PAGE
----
The delegates also rejected by a vote of 105 to 228 an amendment proposed by Georgia Farm Bureau board member Jimmy Malone to maintain commodity reference prices at the levels in the 2014 farm bill. But the delegates also rejected an amendment offered by Illinois Farm Bureau Vice President David Erickson to eliminate a statement that both federal crop insurance and commodity programs are “top funding priorities.” Southern delegates argued that the commodity programs are particularly important to the South and deserve equal standing with crop insurance.

Without discussion, the delegate body maintained its policy that cottonseed should be designated as “another oilseed,” but added policy that if cottonseed is not designated an oil seed, Congress should appropriate money for a ginning assistance program. The delegates added that the Farm Bureau supports “modifying or eliminating” the Stacked Income Protection Program (STAX) that replace the previous cotton program if cottonseed is designated as another oilseed.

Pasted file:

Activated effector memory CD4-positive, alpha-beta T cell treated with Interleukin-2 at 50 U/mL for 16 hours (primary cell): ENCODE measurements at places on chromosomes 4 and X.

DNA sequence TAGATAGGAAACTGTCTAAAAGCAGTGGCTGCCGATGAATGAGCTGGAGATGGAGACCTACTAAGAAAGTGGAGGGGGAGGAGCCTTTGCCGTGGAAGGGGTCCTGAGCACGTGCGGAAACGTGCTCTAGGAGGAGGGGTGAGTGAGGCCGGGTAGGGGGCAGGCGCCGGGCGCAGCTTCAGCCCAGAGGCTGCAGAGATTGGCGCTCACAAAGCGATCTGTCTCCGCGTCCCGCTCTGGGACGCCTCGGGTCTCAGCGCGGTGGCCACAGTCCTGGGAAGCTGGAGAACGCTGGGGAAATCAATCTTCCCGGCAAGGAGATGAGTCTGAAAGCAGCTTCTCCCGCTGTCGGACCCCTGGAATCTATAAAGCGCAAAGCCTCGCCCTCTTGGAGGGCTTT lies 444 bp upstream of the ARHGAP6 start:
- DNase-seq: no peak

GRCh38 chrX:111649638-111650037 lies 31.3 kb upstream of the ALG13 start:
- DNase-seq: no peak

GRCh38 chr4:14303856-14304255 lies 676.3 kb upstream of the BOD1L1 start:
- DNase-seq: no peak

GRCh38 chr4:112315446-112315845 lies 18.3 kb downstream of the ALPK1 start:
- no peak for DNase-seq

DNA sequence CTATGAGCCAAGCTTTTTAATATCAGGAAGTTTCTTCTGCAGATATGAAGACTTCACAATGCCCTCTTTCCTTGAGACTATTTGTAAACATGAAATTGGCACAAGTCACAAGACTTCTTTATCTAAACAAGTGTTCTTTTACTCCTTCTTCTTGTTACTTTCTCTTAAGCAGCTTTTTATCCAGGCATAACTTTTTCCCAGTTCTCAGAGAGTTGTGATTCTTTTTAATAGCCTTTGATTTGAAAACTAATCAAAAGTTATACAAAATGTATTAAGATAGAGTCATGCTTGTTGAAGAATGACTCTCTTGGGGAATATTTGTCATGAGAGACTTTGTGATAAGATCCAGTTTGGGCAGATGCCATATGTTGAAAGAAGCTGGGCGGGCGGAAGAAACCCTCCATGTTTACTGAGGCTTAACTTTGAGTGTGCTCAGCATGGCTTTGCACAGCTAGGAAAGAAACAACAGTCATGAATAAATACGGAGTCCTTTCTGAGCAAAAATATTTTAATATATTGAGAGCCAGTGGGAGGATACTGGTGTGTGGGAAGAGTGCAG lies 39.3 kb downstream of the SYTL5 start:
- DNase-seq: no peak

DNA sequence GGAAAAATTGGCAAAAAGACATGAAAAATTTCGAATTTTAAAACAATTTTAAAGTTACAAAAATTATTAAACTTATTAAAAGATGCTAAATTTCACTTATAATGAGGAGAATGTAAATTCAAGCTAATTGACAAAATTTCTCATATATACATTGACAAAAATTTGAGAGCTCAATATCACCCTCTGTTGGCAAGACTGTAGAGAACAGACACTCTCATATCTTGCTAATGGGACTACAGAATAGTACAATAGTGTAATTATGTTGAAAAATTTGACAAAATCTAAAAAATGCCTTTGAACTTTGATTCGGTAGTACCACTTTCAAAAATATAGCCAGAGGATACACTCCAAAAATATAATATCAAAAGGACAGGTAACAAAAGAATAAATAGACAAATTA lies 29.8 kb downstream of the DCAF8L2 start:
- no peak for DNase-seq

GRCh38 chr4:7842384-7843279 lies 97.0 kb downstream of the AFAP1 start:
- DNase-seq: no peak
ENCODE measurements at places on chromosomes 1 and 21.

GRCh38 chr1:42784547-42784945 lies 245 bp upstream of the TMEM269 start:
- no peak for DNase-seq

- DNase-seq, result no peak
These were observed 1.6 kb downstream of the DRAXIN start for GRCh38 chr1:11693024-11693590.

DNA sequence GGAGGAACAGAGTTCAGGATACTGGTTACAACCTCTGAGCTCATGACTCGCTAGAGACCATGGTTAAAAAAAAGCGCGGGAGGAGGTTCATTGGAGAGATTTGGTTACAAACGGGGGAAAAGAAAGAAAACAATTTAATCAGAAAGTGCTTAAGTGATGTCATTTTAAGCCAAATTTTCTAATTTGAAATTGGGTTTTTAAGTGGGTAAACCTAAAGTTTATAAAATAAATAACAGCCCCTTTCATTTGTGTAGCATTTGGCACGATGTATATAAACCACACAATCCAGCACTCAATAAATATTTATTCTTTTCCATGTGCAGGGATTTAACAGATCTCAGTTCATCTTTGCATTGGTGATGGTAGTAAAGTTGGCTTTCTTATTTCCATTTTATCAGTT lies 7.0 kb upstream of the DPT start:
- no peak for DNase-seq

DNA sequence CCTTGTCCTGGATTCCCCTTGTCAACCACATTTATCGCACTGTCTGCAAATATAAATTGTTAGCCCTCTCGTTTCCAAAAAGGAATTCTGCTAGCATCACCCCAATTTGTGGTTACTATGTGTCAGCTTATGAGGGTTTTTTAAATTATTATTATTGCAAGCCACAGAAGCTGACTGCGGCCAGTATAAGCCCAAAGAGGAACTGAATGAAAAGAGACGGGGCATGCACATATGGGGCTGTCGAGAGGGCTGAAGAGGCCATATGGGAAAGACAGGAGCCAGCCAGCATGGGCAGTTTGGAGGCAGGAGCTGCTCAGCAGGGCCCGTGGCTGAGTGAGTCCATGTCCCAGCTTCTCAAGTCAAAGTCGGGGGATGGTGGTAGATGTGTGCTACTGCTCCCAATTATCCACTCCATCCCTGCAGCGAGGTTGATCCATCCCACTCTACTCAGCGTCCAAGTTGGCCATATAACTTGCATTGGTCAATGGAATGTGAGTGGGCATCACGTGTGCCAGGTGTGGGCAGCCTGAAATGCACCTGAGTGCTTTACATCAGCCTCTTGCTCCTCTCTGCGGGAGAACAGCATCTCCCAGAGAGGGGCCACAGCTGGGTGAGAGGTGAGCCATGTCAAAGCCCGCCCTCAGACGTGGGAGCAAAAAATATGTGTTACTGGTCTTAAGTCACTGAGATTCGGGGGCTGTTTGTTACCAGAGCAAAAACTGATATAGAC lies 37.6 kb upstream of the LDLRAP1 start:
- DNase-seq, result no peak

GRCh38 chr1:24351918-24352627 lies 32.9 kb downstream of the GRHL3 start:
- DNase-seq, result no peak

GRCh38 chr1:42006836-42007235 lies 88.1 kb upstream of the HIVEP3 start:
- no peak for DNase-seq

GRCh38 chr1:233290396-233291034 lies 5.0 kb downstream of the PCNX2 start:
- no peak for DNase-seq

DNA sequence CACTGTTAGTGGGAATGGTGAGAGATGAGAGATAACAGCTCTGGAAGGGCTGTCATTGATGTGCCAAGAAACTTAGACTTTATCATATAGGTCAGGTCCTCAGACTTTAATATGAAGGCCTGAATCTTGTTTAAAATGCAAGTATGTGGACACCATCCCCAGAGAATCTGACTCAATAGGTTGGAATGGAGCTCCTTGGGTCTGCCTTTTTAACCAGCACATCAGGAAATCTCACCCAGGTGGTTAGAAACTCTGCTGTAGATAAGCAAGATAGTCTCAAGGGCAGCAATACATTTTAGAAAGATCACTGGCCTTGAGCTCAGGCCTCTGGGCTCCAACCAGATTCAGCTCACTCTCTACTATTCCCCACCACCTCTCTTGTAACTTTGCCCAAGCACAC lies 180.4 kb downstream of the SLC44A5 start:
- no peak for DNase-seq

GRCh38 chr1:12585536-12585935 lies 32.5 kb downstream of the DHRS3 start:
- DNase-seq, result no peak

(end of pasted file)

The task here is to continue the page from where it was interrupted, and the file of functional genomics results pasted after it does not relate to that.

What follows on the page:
In other actions, the Farm Bureau delegates voted to:

▪ urge the incorporation of all forms of domestically produced fruits and vegetables — fresh, frozen, canned and dried — in the school snack program, but said schools should give priority to fresh, locally grown fruits and vegetables “notwithstanding price.”

▪ oppose the legalization of recreational use of marijuana. An adult who needs recreation should buy a steak, a kid who needs recreation should play ball, and a city that wants revenue from the sale of marijuana for recreation should cut spending, a supporter said. The measure passed by voice vote, but the voices were not as loud as they were for some other measures.